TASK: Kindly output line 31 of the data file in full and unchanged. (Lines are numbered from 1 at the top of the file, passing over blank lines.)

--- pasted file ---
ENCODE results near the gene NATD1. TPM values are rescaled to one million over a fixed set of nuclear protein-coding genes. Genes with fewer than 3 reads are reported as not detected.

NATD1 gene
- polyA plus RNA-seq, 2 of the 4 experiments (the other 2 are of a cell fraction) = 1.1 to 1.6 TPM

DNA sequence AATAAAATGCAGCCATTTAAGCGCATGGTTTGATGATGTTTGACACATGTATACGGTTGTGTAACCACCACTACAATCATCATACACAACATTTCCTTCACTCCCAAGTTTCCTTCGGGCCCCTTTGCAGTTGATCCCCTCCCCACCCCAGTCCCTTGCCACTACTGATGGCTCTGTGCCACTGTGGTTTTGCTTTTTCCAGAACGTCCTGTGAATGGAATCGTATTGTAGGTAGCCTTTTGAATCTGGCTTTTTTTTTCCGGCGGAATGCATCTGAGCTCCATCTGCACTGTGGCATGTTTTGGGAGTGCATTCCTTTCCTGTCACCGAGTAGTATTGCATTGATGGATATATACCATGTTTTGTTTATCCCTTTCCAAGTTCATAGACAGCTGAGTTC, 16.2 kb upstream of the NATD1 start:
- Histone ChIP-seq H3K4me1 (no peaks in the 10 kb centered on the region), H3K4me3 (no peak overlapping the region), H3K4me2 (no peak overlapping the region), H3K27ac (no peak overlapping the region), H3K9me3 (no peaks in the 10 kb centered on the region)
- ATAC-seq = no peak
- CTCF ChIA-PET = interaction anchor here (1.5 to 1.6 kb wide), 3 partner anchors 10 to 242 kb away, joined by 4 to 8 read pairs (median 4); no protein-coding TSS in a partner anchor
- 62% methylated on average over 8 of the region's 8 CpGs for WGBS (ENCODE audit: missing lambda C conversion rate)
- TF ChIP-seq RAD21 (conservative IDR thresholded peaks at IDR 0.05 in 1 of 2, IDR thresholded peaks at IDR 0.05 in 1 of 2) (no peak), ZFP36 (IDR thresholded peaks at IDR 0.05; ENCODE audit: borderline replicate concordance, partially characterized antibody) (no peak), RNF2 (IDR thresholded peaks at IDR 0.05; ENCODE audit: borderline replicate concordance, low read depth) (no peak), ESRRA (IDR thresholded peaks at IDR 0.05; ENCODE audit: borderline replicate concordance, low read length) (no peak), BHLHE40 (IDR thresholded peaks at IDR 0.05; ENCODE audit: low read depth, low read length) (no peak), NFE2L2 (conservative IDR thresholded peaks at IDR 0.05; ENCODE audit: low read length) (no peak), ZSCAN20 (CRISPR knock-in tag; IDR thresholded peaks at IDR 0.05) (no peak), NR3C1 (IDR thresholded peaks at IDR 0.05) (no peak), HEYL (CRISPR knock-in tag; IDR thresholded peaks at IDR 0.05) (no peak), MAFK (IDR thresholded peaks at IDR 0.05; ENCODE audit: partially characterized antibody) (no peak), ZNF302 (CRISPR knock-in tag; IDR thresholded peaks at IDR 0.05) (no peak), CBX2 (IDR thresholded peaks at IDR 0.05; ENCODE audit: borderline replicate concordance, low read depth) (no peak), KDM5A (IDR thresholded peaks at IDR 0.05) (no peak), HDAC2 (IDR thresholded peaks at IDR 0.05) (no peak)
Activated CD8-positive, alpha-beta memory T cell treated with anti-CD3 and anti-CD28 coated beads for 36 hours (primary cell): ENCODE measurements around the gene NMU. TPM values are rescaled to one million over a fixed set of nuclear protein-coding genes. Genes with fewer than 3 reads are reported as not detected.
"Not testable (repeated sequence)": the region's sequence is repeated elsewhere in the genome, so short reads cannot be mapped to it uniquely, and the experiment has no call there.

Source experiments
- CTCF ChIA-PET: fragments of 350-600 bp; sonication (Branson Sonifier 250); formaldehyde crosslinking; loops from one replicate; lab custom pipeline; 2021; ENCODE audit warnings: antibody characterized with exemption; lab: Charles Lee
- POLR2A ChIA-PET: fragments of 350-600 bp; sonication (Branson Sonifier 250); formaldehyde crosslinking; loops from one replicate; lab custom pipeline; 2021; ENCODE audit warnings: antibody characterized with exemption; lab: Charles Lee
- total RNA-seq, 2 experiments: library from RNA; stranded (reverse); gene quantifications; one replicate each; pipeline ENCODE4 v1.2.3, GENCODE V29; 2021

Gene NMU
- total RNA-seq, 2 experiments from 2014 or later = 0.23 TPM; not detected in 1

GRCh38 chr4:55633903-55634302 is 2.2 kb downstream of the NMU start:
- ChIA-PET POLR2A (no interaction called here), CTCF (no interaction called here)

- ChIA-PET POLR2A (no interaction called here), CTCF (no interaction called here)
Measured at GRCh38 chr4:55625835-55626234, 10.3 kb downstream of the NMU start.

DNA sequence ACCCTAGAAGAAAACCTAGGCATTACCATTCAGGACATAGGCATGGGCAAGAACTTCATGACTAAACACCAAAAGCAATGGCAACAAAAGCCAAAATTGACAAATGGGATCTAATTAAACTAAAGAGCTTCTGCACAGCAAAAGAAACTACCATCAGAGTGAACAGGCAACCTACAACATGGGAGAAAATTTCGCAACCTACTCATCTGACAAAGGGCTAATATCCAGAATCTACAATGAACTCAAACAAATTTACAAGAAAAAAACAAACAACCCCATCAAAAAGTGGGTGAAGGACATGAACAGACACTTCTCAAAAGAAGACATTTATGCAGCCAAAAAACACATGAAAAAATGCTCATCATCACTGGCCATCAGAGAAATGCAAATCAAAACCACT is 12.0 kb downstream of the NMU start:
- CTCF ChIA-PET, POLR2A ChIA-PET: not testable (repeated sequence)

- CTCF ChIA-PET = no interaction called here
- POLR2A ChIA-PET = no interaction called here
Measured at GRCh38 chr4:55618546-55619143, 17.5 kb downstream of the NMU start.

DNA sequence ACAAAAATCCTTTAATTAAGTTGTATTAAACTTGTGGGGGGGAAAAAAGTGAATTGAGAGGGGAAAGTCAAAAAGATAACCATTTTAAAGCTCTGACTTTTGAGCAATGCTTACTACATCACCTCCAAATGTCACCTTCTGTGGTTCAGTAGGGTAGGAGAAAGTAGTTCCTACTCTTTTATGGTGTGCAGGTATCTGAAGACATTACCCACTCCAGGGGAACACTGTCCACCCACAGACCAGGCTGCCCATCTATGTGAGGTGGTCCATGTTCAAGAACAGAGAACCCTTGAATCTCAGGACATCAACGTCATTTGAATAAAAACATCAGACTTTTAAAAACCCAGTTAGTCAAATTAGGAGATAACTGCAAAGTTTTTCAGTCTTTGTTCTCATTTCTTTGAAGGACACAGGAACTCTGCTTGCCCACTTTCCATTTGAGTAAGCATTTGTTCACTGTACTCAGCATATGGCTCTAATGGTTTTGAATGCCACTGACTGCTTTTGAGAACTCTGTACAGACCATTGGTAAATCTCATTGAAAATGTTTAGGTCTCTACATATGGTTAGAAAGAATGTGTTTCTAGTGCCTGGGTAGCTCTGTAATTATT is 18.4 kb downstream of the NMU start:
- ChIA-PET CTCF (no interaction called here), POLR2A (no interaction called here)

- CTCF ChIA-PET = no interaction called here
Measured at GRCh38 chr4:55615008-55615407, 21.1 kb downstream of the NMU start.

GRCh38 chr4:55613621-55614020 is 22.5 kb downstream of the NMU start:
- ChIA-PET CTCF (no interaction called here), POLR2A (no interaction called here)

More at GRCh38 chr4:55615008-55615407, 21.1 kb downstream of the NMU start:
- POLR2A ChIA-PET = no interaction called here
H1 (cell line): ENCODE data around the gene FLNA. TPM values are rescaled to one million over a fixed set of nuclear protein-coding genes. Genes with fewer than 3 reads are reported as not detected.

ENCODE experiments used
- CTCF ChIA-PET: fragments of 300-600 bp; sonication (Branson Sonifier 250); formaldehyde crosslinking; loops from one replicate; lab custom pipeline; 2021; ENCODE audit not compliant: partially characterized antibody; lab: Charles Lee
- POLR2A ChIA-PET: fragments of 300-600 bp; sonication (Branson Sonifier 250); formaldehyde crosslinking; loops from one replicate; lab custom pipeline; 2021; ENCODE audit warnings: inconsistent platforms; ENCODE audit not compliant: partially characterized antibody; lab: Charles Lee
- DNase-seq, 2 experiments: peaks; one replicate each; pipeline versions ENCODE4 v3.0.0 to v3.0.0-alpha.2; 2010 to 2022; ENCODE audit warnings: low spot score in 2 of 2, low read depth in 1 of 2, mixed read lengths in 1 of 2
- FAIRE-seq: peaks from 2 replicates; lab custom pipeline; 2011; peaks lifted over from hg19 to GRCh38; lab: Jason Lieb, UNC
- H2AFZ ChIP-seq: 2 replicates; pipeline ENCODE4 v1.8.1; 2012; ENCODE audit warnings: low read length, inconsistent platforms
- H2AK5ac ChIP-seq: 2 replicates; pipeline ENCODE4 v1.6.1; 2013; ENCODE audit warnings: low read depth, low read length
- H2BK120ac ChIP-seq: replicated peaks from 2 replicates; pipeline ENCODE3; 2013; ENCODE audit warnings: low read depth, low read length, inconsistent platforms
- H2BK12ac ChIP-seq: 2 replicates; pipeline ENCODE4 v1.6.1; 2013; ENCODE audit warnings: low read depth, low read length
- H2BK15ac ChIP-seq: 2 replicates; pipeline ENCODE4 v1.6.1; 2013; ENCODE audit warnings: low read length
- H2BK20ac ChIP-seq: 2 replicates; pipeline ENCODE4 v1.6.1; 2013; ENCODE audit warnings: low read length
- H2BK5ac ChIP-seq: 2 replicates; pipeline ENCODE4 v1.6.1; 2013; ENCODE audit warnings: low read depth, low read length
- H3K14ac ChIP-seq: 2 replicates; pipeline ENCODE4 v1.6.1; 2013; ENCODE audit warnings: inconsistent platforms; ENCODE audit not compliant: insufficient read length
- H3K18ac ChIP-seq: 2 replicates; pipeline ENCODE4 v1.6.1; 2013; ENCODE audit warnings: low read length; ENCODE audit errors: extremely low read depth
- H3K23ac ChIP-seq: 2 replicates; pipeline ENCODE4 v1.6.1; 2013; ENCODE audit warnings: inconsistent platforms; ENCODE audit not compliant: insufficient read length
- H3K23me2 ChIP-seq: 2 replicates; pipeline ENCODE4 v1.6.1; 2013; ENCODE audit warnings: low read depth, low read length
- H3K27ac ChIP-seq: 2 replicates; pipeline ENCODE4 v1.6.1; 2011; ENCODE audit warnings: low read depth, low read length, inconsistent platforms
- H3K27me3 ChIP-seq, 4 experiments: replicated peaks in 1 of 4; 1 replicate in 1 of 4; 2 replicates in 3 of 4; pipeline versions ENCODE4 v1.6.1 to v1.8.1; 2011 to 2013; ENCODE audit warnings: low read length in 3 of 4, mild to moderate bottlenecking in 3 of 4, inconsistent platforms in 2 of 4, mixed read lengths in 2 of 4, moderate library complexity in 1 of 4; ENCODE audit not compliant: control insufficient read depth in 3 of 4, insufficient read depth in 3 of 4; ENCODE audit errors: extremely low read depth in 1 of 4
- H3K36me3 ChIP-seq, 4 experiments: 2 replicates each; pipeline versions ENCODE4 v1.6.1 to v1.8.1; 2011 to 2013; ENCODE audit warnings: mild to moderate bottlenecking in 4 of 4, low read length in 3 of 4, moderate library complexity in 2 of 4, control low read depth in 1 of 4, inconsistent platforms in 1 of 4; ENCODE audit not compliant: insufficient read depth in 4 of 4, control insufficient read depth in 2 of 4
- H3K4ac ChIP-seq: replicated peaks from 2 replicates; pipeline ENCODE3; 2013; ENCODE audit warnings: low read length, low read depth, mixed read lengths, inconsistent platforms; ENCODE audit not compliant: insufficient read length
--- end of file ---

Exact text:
GRCh38 chr4:55613621-55614020 is 22.5 kb downstream of the NMU start: